Bacillary angiomatosis by Bartonella quintana in HIV-infected patient: molecular confirmed case in Iran

Malihe Hassan Nezhad, Saber Esmaeili, Seyed Ahmad Seyed Alinaghi, Ladan Abbasian, Tahmine Biazar, Mohammad Ashouri, Ehsan Mostafavi, Nazanin Janfaza
2021 HIV & AIDS Review. International Journal of HIV-Related Problems  
Bartonella is an infrequent yet important pathogen in immunocompromised patients. Bartonella infections can cause serious morbidity and mortality in people living with human immunodeficiency virus (PLWH), particularly those with advanced immunosuppression. The prevalence of clinically evident Bartonella infections among PLWH is relatively low. Here, we reported a bacillary angiomatosis (BA) case in a homeless HIV-positive patient. A 31-year-old man with acquired immunodeficiency syndrome (AIDS)
more » ... and advanced immunosuppression, who had discontinued antiretroviral therapy (ART) one year ago, referred to the hospital. At the admission, he had nausea, vomiting, anorexia, weight loss, occasional sputum cough, subjective fevers, and multiple skin lesions. Lesions' biopsies were non-diagnostic for routine bacterial, tuberculosis, and fungal infection. However, the diagnosis of Bartonella quintana was confirmed by serum polymerase chain reaction (PCR). After receiving a long course of antibiotic therapy, skin lesions resolved. The patient had a favorable outcome with supportive care and continuation of ART and doxycycline. While easily treated, an infection due to Bartonella may be clinically unrecognized, if skin lesions are absent or overlooked, and microbiologically unrecognized, if appropriate protocols are not followed. Because the fever caused by Bartonella infection is easily treated, it is essential that suspected clinical signs of Bartonella infection in immunocompromised hosts should be reported to the microbiology laboratory. Bartonella quintana infection can result in a broad range of often non-specific clinical manifestations; therefore, case patients must be evaluated for suspected bacteremia, and clinical wariness is required for diagnosis.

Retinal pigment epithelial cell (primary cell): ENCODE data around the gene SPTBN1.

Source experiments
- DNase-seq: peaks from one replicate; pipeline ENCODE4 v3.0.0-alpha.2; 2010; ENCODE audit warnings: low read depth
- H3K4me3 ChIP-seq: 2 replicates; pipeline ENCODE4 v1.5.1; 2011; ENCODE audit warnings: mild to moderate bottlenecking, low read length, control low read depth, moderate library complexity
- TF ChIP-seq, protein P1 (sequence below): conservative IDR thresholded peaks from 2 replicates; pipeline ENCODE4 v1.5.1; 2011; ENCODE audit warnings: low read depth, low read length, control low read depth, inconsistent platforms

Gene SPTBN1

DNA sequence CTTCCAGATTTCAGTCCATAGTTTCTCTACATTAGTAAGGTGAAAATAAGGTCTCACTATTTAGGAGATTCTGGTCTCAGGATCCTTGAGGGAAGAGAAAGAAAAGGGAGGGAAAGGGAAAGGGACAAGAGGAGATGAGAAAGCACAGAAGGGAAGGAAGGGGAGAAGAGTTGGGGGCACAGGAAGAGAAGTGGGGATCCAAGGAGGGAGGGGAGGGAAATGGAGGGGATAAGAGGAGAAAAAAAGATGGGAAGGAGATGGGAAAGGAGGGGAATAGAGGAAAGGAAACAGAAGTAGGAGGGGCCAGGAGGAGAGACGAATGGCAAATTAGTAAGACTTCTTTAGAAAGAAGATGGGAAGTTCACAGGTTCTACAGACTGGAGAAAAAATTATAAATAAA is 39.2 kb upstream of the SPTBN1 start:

doi:10.5114/hivar.2021.107242 fatcat:7ai22q7k5rfc7lyda543o57xxu